May in the Garden

April 22, 2024
Sue Adams

May for me is a magical month in the garden. The weather is warming up, and the garden is awake and ready for transplants. May is one of the busiest times in the garden, so here’s a checklist to help you out:

  • Add mulch around trees, shrubs and landscape beds to reduce weeds and conserve moisture.
  • Are your hosta and day lilies crowded? Divide and plant the divisions.
  • Harvest rhubarb stalks and make a rhubarb pie or crisp. My mom used to make a rhubarb sauce for ice cream.
  • Allow daffodil foliage to remain until yellow to nourish the bulbs for next year’s gorgeous display. I know of a few gardeners who bend the leaves and tie them or hold with a rubber band so they’re out of sight.
  • Prepare for critters! Deer, groundhogs, moles…If you’re just starting a vegetable garden, plan to put a fence around it. Check existing fencing for holes. One year Mark swore that woodchucks were flying into his garden because he just couldn’t figure out how the critters were getting in. Then he discovered a tiny baby squeezing through. Chicken wire stopped him. There are lots of great deer repellents sold in the garden center that really work. I use these on containers with tasty flowers like petunias.
  • Move patio furniture outdoors and decorate your outdoor space.

Get the garden bed ready

  • Get rid of the weeds while they’re still small.
  • Plan where you’ll be walking and add pavers or stones to mark paths.
  • Add organic material and soil amendments and thoroughly mix into the soil. Improving your soil’s physical properties will provide a better environment for roots to grow where they’ll find water, air & nutrients.

As soon as frost is no longer a threat, planting possibilities are endless!!

  • Plant vegetables and flowers in beds. And don’t forget tender herbs like basil.
  • Invest in a row cover. These specially designed fabrics can protect against frost but are also effective in blocking out insects and birds. More berries for you!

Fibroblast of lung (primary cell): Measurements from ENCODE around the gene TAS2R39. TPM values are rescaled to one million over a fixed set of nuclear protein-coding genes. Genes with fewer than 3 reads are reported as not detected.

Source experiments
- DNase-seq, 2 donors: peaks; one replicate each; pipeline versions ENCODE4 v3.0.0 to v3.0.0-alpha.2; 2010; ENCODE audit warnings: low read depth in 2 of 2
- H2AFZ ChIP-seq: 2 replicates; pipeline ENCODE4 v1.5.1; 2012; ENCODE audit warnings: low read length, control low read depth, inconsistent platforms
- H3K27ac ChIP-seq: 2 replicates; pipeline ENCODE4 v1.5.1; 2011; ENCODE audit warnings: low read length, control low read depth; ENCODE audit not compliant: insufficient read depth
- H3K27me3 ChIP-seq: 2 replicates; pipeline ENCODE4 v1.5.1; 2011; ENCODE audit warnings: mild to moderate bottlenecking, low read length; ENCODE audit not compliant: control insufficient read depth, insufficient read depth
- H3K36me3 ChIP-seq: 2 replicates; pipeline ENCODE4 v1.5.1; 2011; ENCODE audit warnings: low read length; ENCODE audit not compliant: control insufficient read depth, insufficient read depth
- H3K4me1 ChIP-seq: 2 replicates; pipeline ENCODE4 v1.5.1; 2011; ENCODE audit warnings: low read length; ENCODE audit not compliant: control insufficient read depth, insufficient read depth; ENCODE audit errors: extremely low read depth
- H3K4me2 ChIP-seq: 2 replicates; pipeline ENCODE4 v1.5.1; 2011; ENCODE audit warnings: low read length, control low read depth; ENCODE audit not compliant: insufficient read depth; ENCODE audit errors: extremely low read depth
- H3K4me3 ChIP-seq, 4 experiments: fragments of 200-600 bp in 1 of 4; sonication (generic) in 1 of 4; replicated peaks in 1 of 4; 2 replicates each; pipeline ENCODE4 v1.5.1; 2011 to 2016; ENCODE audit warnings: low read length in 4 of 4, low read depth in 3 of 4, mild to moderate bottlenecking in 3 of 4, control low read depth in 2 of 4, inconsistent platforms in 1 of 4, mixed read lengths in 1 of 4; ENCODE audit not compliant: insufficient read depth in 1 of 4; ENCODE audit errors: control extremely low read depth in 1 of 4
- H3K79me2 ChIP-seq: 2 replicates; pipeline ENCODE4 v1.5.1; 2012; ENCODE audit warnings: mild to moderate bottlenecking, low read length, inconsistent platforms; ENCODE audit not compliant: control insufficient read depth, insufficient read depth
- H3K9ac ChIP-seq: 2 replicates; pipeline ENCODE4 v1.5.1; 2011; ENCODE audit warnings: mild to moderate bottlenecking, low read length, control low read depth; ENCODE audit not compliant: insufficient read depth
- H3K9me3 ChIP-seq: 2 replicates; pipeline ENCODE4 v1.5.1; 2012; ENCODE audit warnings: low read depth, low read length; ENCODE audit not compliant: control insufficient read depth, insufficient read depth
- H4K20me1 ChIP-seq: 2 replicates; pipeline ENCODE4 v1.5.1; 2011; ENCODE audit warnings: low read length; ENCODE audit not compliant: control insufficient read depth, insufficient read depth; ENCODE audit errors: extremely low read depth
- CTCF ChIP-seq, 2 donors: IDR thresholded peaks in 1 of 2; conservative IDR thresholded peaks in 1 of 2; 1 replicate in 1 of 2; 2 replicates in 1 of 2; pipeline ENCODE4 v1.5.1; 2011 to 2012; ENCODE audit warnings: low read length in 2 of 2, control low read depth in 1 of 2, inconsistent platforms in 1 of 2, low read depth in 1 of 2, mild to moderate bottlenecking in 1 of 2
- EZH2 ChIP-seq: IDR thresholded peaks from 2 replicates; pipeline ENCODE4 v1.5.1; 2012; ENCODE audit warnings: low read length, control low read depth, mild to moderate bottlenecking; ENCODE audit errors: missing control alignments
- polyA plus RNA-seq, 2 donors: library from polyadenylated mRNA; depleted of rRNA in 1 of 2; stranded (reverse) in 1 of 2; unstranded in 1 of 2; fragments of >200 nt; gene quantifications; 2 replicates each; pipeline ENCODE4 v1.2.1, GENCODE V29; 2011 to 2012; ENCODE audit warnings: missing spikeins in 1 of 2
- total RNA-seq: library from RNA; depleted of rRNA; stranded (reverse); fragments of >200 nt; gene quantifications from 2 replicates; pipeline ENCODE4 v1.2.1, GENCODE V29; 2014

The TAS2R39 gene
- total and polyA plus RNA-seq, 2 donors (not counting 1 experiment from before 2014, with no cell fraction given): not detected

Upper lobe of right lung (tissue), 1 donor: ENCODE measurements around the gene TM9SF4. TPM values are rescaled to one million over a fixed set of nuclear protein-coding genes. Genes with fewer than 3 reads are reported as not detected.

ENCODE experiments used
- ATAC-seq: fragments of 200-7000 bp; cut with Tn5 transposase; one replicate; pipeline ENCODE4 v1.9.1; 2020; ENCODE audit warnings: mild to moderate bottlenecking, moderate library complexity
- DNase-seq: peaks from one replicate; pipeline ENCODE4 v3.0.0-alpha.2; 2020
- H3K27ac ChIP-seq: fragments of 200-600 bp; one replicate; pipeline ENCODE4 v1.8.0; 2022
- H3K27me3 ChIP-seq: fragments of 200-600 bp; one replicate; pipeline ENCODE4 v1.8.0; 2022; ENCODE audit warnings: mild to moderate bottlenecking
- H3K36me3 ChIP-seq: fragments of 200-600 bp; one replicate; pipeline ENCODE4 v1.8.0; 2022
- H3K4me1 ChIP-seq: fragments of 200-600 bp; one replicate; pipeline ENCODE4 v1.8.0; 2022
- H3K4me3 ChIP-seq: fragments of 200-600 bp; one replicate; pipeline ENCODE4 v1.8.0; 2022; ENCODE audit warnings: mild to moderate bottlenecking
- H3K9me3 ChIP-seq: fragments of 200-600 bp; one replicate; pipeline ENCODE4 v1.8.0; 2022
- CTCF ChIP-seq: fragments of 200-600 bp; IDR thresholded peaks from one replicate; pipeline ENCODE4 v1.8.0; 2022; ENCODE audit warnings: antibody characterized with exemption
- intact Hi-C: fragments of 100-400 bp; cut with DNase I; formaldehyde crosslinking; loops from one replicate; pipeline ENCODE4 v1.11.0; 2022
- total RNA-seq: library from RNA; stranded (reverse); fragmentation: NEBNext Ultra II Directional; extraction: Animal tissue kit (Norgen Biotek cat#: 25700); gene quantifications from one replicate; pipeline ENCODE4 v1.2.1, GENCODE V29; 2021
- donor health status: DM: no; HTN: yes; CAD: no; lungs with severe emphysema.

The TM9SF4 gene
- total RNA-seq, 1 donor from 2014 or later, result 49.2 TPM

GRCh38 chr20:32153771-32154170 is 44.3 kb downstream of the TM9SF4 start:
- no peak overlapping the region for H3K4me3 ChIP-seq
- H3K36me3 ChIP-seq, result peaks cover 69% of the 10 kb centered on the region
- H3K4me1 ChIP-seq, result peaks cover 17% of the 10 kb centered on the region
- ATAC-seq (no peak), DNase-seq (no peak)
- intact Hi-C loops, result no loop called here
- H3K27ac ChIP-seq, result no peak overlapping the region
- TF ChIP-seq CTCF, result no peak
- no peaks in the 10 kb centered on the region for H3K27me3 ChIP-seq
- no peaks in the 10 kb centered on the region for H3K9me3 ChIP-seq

• Have cages handy for support of tomatoes and peppers.
  • Create stunning containers! (Easy to do – optional is an accent plant, placed in the center or back of the container, surround with mounding flowers like petunias, nemesia, lobelia, euphorbia, geraniums, then add one or two trailers like vinca vine or lysimachia). Signs above the flowers at Adams tell you which flowers are great for accents, which mound and which trail.
  • Plant seeds of beans, carrots, corn, cucumbers, melons…Pick up at the store or look online at Adams’ Easy Vegetable Guide which tells what to plant when and which crops you can plant more than once!
  • Plant dahlia tubers in a sunny location with fertile, well-drained soil. Plant the tubers in the hole with the points, or “eyes” facing up, then cover with 1 to 3 inches of soil. You can add more soil as they sprout, up to ground level. Don’t water the tubers when you plant them, unless its very hot and dry. Don’t forget to label the varieties in case you want to enter the flowers at the Dutchess County Fair!
  • Plant gladiola bulbs. Continue planting every two weeks until July so that you will have beautiful blooms to enter the Dutchess County Fair Cut Flower competition!
  • Relax and enjoy a beautiful May day. You deserve it!